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Categories One-by-One: Documentary Feature

Postby The Original BJ » Sat Feb 17, 2018 1:12 am

I'm not sure Jane would have necessarily won this outright if it had been nominated, but it definitely might have -- I'd guess the fact that so much of the film relied upon found footage (genuinely fascinating found footage, it must be said) probably irked the documentary branch enough to box it out.

Still, voters came up with a pretty solid list of films, I think. Even after seeing all of them, I don't have a strong idea for which way voters might lean.

The one I have a hard time seeing emerging as the winner is Abacus: Small Enough to Jail. It's not as emotionally affecting as some of the other nominees, nor does it feel like the timeliest politically, now that the banking crisis is a decade in the rear view. (Though the movie's exploration of the struggles of immigrant communities could offset that). I found the movie compelling, but slightly muddled in certain areas -- the film seems (rightfully) outraged that this small bank serving New York's Chinatown was the only one prosecuted, but it also seems to pretty easily excuse some of the bank's questionable practices because of this. I'm certainly not opposed to a complicated take on the Abacus bank, but I think the filmmakers could have navigated the gray areas a little more carefully.

Last Men in Aleppo plays a lot like the feature version of last year's doc short winner The White Helmets (with multiple versions of that film's baby rescuing scene playing out throughout the film). I think the film's win potential depends on whether voters respond to the obvious power of the film (both in its horrifying images and the clearly heartbreaking epilogue), or if the sheer number of recent documentaries on Syria might make the film seem less unique (in addition to White Helmets, voters might also have sat through last year's other doc short nominee Watani: My Homeland, as well as this year's qualifying feature City of Ghosts).

Icarus is the kind of documentary whose sheer existence seems insane -- it began as one thing (honestly, a sort of self-absorbed doc about one man's attempt to chronicle his own doping) and through sheer kismet became something far more significant (an on-the-ground expose about the Russian athletic doping scandal). This certainly is a movie that feels hugely timely, given both the context of the Olympics and an avalanche of horrifying news about Russia's attacks on American democracy, and I could definitely imagine some voters using a vote for this film as a protest of sorts against Putin. I'm not sure the two halves of the film quite gel together -- much of the first part feels like filler once you get to the second -- but there's some pretty eye-opening stuff here regardless.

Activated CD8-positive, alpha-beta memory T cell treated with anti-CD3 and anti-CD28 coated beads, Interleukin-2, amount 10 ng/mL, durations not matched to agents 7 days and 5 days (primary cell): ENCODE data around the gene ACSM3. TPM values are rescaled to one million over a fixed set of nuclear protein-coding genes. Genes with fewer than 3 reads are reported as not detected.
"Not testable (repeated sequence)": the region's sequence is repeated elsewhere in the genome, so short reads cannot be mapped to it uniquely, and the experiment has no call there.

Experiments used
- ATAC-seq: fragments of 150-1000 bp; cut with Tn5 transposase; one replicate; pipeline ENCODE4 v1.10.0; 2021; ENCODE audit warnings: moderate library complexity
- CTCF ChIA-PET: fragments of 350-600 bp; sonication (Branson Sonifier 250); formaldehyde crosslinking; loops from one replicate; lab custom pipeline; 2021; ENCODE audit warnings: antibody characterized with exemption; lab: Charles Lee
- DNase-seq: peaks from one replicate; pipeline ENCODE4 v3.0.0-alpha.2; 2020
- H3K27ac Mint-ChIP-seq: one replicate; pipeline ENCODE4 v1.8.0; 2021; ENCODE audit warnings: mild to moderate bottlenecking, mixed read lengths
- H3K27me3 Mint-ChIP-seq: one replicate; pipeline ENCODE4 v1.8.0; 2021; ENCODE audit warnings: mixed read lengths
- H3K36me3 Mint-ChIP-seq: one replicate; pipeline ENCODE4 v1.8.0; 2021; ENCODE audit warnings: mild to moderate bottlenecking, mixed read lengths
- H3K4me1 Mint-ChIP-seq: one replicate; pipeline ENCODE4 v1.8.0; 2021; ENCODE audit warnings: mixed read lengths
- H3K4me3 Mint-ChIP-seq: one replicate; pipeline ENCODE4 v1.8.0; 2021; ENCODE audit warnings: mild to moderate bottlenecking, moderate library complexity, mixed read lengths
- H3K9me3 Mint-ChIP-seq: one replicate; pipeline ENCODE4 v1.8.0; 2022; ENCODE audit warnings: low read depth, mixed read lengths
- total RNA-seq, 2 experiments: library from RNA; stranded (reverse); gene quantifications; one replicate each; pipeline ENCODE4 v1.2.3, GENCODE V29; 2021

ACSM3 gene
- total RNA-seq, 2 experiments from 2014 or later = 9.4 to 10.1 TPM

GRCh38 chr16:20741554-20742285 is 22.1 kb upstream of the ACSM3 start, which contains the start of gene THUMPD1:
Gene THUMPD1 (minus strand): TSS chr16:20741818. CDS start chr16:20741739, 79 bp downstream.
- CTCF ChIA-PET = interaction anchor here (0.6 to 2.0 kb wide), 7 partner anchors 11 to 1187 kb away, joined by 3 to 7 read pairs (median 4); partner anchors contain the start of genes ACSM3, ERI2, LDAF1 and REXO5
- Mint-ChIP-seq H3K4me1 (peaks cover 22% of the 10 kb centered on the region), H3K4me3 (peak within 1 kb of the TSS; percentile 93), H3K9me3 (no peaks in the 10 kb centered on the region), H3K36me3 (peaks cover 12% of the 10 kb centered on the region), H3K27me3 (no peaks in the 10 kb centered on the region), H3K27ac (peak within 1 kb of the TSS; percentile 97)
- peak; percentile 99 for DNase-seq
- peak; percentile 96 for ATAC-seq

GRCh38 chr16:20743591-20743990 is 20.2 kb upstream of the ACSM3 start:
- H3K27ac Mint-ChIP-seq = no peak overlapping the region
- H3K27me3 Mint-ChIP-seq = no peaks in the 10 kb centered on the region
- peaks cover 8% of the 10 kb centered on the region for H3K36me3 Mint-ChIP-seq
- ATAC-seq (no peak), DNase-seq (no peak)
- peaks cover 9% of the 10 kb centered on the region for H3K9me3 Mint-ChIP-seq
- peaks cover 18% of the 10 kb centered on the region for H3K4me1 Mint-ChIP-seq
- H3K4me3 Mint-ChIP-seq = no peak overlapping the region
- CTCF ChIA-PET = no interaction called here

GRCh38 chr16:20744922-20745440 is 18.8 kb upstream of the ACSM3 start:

If I had a vote, it would be with Faces Places, which I think is a thoroughly lovely movie -- funny, creative, and very poignant. I actually wasn't prepared for how emotionally affecting the film would be, with its undercurrent of the impending mortality of one artist at the end of her life contrasted with the youthful energy of an artist still quite near the beginning of his. And as always, Varda the personality is a delight. The critics were obviously in its corner, and in the year of Varda's honorary prize, as well as fun stunts like her cardboard cutout appearance at the nominees' luncheon, perhaps there could be enough of a groundswell of enthusiasm to give her a competitive prize as well. But, I also think it could lose for the very reason I didn't think it would get nominated -- "serious" subject matter tends to carry the day in this category, and I think many voters could just find this too esoteric.

Strong Island is just as personal a film as Faces Places is, as one man tells the story of his family, his upbringing, and the tragic murder of his brother that changed his family's life forever. I think much of the film is an emotional knockout, tackling a lot of timely issues, from racial discrimination in housing, to the disposability of black bodies in America, to the filmmakers' own journey as a trans man and how that shaped his relationship with his family. In its story of one family, it manages to encompass a lot more than that, and I could see it hitting a sweet spot of both the personal and the political that could appeal to voters. Still, it's smallish in scope compared to some of the other films, and that "personal essay" quality could work against it compared to some of the more traditional docs on the ballot.

As I said up top, not sure which way I'm leaning for a prediction just yet, but wanted to lay some thoughts down.